Nothing is Impossible: Sustainable Design and Production

by Rathna Ramanathan

From her studio Minus 9 Design, Rathna Ramanathan has worked with Tara Books on projects over the last twenty years. Here, she reflects on her experiences of collaborating with Tara Books in the context of sustainable modes of design and production, and alternative models of publishing.

Jason McLennan in The Philosophy of Sustainable Design summarizes sustainable design as the redefining of how things – objects, buildings etc. – are designed, made and operated to be more responsible to the environment and responsive to people. India is a country that has an excellent tradition in sustainable design and production. Just a glance at Aditi and M P Ranjan’s Handmade in India: A geographic encyclopedia of Indian handicrafts, gives one a sense of the wealth and range of local design and craft processes that are indigenous to our country.

In industrial production processes, sustainability is much harder to achieve as the focus is on achieving the best quality product at the lowest possible price and within the fastest production time. This isn’t always achievable in a local context. In publishing it has become common practice for publishers (particularly in Europe and North America) to send books to print in Asia – particularly China. This is problematic for a few reasons.

A conventional offset printing press (Source: Wikimedia Commons, Photo by Rémih)

First, is the environmental impact of the lithographic offset process, which traditionally uses masses of chemicals and energy and utilises large amounts of water, paper, aluminium and plastic in the production process.

Second, is the environmental impact of producing goods in faraway locations, requiring them to be shipped back to the countries in which they were designed to be sold.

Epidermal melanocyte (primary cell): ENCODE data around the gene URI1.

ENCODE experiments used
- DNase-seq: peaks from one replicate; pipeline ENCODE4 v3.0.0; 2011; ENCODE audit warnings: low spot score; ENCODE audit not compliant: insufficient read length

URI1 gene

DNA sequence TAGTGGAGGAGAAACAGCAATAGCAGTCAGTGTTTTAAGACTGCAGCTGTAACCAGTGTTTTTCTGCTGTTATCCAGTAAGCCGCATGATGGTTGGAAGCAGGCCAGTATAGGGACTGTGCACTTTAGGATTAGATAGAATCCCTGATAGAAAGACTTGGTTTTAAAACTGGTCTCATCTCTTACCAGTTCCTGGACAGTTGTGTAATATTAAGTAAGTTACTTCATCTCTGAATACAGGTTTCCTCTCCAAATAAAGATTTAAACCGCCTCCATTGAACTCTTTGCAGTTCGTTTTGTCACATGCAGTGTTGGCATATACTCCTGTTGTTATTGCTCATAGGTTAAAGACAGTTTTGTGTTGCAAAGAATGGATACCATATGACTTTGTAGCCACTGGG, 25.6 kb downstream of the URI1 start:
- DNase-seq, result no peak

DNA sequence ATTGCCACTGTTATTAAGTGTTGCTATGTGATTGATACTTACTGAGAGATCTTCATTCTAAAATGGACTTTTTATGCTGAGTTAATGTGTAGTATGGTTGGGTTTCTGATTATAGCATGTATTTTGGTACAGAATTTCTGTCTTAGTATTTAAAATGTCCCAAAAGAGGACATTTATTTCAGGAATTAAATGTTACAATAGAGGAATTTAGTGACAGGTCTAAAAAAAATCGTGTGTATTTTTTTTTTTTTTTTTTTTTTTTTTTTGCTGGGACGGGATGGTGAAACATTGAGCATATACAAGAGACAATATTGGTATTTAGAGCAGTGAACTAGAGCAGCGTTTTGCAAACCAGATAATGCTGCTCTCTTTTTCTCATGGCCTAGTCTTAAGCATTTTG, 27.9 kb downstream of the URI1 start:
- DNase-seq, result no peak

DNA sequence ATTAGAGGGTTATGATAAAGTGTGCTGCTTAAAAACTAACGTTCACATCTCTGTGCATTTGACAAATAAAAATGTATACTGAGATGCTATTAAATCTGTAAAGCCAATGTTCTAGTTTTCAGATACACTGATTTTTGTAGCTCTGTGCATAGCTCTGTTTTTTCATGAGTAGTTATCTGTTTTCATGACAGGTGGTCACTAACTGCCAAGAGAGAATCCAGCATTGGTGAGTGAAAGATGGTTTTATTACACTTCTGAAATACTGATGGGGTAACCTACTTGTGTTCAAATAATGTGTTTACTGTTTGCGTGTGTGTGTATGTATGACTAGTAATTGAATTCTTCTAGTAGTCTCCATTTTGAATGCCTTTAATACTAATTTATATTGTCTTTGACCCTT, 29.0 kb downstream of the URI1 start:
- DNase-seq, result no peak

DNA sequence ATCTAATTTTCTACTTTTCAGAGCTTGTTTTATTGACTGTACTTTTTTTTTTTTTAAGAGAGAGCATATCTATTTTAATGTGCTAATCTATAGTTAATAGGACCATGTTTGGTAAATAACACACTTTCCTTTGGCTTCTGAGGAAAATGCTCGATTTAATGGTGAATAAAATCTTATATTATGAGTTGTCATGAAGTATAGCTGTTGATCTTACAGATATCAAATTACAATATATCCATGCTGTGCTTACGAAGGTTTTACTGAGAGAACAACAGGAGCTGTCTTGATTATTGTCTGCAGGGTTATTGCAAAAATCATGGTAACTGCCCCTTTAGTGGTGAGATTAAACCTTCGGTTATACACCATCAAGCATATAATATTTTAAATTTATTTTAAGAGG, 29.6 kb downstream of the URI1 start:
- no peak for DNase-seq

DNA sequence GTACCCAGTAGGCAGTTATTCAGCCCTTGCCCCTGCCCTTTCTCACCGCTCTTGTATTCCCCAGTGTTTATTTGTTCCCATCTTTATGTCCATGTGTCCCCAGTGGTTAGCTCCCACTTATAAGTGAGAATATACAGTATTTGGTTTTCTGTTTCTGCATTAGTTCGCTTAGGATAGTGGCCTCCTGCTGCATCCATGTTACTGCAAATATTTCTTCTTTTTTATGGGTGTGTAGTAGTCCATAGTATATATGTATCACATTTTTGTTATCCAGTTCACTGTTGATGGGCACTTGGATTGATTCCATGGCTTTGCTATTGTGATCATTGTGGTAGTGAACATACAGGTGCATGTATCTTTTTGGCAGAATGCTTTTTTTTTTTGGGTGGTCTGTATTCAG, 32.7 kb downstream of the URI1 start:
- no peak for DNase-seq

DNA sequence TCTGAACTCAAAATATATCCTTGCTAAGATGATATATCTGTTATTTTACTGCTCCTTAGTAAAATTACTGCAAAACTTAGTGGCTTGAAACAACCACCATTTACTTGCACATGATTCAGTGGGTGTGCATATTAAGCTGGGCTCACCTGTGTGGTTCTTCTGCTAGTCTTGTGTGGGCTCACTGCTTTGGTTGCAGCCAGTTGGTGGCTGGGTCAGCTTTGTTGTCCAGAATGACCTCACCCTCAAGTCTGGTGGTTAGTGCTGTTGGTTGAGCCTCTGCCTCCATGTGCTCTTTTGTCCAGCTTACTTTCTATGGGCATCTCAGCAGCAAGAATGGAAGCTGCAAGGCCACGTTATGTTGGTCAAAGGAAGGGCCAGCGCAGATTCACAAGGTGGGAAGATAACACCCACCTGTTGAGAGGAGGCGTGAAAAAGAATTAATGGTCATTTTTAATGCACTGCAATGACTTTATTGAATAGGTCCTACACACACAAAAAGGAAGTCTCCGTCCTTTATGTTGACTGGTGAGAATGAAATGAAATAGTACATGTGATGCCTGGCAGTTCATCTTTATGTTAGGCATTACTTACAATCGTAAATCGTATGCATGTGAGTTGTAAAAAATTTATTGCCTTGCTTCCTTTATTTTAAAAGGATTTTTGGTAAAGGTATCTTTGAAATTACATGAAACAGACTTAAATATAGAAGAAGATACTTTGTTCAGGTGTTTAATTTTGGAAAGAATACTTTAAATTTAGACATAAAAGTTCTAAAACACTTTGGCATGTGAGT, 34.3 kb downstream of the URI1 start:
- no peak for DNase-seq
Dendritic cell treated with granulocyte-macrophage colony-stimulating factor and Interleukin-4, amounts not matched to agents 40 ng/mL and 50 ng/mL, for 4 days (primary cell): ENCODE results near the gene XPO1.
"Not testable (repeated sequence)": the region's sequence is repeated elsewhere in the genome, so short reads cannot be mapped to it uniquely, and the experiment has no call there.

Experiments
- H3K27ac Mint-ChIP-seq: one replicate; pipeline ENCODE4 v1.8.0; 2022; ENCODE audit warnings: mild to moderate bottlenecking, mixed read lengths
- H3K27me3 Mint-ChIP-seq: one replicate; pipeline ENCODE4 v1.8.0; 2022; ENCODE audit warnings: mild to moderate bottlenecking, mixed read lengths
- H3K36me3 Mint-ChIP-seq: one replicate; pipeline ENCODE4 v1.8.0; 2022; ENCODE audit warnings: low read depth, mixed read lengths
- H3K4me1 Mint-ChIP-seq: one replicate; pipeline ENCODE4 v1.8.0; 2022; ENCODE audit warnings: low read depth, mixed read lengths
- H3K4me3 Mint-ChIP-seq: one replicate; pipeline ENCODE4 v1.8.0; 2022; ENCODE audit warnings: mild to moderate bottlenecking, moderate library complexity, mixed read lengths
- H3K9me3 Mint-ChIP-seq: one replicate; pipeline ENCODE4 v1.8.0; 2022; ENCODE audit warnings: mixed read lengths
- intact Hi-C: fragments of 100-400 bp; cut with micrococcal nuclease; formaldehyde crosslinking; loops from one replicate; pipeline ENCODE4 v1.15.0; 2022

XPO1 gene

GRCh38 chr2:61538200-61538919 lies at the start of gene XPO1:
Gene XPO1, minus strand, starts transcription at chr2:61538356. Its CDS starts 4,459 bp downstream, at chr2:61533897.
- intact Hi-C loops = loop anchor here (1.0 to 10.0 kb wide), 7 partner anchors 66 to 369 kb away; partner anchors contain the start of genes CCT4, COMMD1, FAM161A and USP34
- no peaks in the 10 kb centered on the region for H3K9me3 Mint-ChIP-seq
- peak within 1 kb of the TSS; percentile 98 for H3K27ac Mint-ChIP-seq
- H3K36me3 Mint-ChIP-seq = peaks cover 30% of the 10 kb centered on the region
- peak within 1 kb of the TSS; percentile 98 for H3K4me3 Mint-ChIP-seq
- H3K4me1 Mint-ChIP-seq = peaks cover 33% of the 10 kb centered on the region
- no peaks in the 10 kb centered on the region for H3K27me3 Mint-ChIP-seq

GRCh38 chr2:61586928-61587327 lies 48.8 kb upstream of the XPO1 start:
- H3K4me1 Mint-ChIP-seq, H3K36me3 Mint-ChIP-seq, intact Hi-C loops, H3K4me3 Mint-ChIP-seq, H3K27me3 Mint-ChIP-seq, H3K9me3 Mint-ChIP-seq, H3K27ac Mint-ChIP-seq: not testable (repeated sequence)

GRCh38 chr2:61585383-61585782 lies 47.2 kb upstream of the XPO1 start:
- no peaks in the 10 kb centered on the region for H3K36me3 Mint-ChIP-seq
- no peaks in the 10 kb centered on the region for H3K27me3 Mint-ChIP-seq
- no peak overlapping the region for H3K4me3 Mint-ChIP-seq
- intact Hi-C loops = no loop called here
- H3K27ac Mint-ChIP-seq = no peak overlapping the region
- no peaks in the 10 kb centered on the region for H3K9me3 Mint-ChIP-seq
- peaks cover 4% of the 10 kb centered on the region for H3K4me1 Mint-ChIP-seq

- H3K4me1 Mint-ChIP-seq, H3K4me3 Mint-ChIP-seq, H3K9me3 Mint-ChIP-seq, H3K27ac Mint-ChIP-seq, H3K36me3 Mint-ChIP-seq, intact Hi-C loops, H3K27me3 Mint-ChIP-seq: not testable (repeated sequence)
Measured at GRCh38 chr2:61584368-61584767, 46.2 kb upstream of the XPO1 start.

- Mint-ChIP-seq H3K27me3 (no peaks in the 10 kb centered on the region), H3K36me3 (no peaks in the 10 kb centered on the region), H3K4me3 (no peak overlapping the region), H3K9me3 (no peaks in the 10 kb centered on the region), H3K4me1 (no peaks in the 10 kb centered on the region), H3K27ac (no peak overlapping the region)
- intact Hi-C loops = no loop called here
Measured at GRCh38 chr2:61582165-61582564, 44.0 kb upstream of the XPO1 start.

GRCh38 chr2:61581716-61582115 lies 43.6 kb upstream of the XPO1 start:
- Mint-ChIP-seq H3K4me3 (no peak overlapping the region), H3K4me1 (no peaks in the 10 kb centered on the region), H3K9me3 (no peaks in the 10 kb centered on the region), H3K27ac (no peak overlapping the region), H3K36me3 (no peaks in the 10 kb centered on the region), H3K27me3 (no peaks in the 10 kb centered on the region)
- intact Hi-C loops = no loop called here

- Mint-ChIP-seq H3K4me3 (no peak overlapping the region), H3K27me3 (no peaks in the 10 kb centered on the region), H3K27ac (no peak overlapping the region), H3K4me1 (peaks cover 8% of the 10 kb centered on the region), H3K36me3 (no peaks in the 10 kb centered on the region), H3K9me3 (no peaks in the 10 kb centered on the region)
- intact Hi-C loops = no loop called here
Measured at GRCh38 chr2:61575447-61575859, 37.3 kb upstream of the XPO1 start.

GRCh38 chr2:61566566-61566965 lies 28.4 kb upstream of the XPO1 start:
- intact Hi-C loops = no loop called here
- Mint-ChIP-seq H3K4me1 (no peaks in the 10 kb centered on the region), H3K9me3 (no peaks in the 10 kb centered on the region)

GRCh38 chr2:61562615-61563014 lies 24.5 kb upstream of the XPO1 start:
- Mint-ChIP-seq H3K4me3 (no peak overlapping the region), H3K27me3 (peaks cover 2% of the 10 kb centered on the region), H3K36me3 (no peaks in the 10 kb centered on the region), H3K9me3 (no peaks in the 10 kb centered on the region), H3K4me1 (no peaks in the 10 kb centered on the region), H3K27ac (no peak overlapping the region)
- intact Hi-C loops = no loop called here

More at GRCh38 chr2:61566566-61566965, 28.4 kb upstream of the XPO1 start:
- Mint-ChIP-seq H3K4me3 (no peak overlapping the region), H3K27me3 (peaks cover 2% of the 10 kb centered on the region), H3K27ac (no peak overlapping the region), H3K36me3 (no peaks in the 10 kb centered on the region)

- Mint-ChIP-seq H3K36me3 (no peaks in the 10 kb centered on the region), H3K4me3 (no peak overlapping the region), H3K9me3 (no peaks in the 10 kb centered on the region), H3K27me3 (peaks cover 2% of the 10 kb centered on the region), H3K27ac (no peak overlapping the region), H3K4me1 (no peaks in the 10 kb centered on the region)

Third, is the paper often used in the printing of books. ‘Paper pulp production’, as noted by Caroline Clark of, ‘is responsible for a rapid global expansion in intensively managed tree plantations, some of which are established by clearing natural forests or other precious habitats’. Just one ton of recycled paper saves approximately six mature trees and 89 cubic feet of landfill space.

Our handmade screen-printed books use locally made recycled handmade paper

Last but not least, because the designers of the books are invariably not based in the countries printing them there is a break in the production process. This means less time and opportunity for meaningful dialogue or interaction and more automation and impersonalisation. If we take a look at the inside of a book of fiction published by a European publisher or an American publisher, and you will notice that they tend to look almost identical rather than as individually designed objects. In contrast, independent publishers such as Tara Books have an opportunity to pursue more local, sustainable production options.

The Tara Story

I first came to know of Tara Books when they invited me to come by with my design portfolio. This was in 1996 and at the time, the publishing house was still very young and had only one title in print. I was astonished to hear from my classmate that this title – The Very Hungry Lion (currently out of print) written by Gita Wolf and illustrated by Indrapramit Roy – was printed in-house, by hand using the silkscreen process on locally made handmade paper.

The Very Hungry Lion: our very first handmade book was published in 1996

It was the first time I had ever heard of a publisher producing books in such a different way. My response to hearing that was to wonder whether anyone could sustain such an approach to the making of books. I have worked for Tara as a freelance book designer for close to 20 years now and have come to realise that Tara’s way of doing things is often innovative and path breaking.

The handmade titles published by Tara are produced in Tara’s in-house fairtrade printing shop called AMM Screens after its founder (and Tara’s Production Manager) Arumugam Chinnaswamy. The motto of Tara’s printing workshop – ‘nothing is impossible’ – is a genuine mission.